IE 11 is not supported. For an optimal experience visit our site on another browser.

Higher fees: Lesser of two evils

/ Source: Santa Maria Times

With camping and day-use fees set to increase Monday, a number of visitors Saturday at California state parks on the Central Coast said they are willing to pay the extra money if it means keeping the sites open.

The fees are rising to help offset recent budget reductions and keep more state parks open, according to the California Department of Parks and Recreation.

Starting Monday, camping fees will increase by $10, to $21 a night, and day-use parking fees will go up to $5, a boost of $2. Camping reservations made before Monday will be honored at the lower price.

State parks users expressed some disappointment at the fee hike, but generally, were accepting of the higher prices.

"I don't mind as long as you know it's being used to keep everything open," said Vandenberg Village resident Natalie Morris, who was watching her son, 4-year-old Malakai, feed a goat a stalk of celery at La Purisma Mission State Historic Park in Lompoc.

An employee at the park said entrance fees are set to increase Monday from $4 to $6 for general admission and from $3 to $4 for seniors.

Employees at both Pismo State Beach campgrounds - Oceano Campground and the North Beach Campground - said they were unaware of any admission changes to come.

Annual passes will go back on sale for state parks at the current price of $125, but additional fee and pass increases are possible in the coming months, the Department of Parks and Recreation said.

Information regarding which parks will have fee adjustments will be released when the changes go into effect at those sites, according to the Department of Parks and Recreation.

Higher fees will be charged where demand is greatest, officials added.

Simi Valley resident Virgil Parr, who was strolling La Purisma Mission with his wife, said he thinks fees should increase even more to maintain park facilities.

"It's got to come from someplace," he said.

Vernice McNutt was visiting La Purisma Mission from the Pasadena area along with her husband and children.

"This is a treasure," she noted of the mission.

She said she was taking pictures because she was afraid the mission would close.

McNutt added she thinks the park fees go to a good cause, but some people can't afford to pay the prices required.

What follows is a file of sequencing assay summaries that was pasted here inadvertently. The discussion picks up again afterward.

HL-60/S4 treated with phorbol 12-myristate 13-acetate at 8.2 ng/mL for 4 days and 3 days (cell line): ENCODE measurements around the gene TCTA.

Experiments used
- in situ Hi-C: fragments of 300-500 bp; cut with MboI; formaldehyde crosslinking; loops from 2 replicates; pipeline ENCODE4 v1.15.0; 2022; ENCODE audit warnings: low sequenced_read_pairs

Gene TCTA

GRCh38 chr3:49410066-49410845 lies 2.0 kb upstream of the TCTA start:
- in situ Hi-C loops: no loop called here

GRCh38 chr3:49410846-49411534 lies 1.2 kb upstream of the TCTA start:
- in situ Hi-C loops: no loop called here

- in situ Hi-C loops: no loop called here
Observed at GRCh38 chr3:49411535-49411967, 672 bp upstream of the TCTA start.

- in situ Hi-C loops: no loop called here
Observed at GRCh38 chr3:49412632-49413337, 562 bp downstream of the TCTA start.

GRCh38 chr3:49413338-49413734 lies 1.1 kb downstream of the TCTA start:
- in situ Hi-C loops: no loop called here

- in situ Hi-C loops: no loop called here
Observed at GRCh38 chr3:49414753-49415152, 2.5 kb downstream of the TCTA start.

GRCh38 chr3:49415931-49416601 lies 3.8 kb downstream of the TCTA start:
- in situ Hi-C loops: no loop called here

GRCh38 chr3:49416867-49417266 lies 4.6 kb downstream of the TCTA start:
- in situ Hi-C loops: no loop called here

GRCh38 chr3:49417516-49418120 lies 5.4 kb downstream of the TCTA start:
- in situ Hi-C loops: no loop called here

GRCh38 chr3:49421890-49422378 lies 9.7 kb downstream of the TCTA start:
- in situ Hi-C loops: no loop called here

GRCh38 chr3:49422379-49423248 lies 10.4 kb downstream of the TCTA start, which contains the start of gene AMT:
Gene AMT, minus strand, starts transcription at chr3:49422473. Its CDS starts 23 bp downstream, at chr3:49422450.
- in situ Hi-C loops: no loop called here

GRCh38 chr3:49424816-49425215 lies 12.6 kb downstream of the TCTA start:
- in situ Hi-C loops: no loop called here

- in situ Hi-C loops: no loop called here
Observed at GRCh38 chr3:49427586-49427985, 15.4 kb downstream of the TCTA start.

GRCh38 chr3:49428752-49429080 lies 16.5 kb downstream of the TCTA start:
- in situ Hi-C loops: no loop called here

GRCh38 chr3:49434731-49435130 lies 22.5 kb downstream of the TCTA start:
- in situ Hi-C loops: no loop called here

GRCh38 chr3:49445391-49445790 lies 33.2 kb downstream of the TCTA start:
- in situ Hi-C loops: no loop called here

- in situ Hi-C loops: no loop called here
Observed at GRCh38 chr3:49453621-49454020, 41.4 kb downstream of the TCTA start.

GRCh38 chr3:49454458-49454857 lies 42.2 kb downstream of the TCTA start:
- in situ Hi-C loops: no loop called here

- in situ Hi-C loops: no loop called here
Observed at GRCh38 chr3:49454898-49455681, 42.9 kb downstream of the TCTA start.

At Oceano Campground, Fresno resident Mitch Jimenez was tent camping with his extended family.

The Jimenez family has been coming to the campground for 10 years.

Jimenez said that with people running into troubles at work, such as furloughs, it was not a surprise that the state parks would come into hard times, as well, and raise fees.

"I'd rather have the increase than the closures," he said.

Other campers at Oceano Campground were displeased with the price hikes.

"We're not happy about it, but we don't want the parks to close, either," said Donna Britton of Dana Point, who was recreational vehicle camping with her husband, children and grandchildren.

She said they will probably keep camping at state parks.

Donna Britton's husband, Sam Britton, said he doesn't want the parks to sacrifice quality, and that closing them would be "stupid."

The parks have to be available to younger generations, he added.

Al and Beverly Horn from Madera, who were camping in their trailer with their grandchildren at Oceano Campground, said that as retirees on a fixed income, they could be forced to stop camping because of the price jump.

"It will definitely affect us," Al Horn said of the hike.

He said that the state parks waste a lot of money, and that even the bathrooms at the campground are "overkill" in their elaborate construction.

"When I look at that, I see a lot of waste," Horn said, referring to a nearby bathroom. "We can do without the fanciness."

August 16, 2009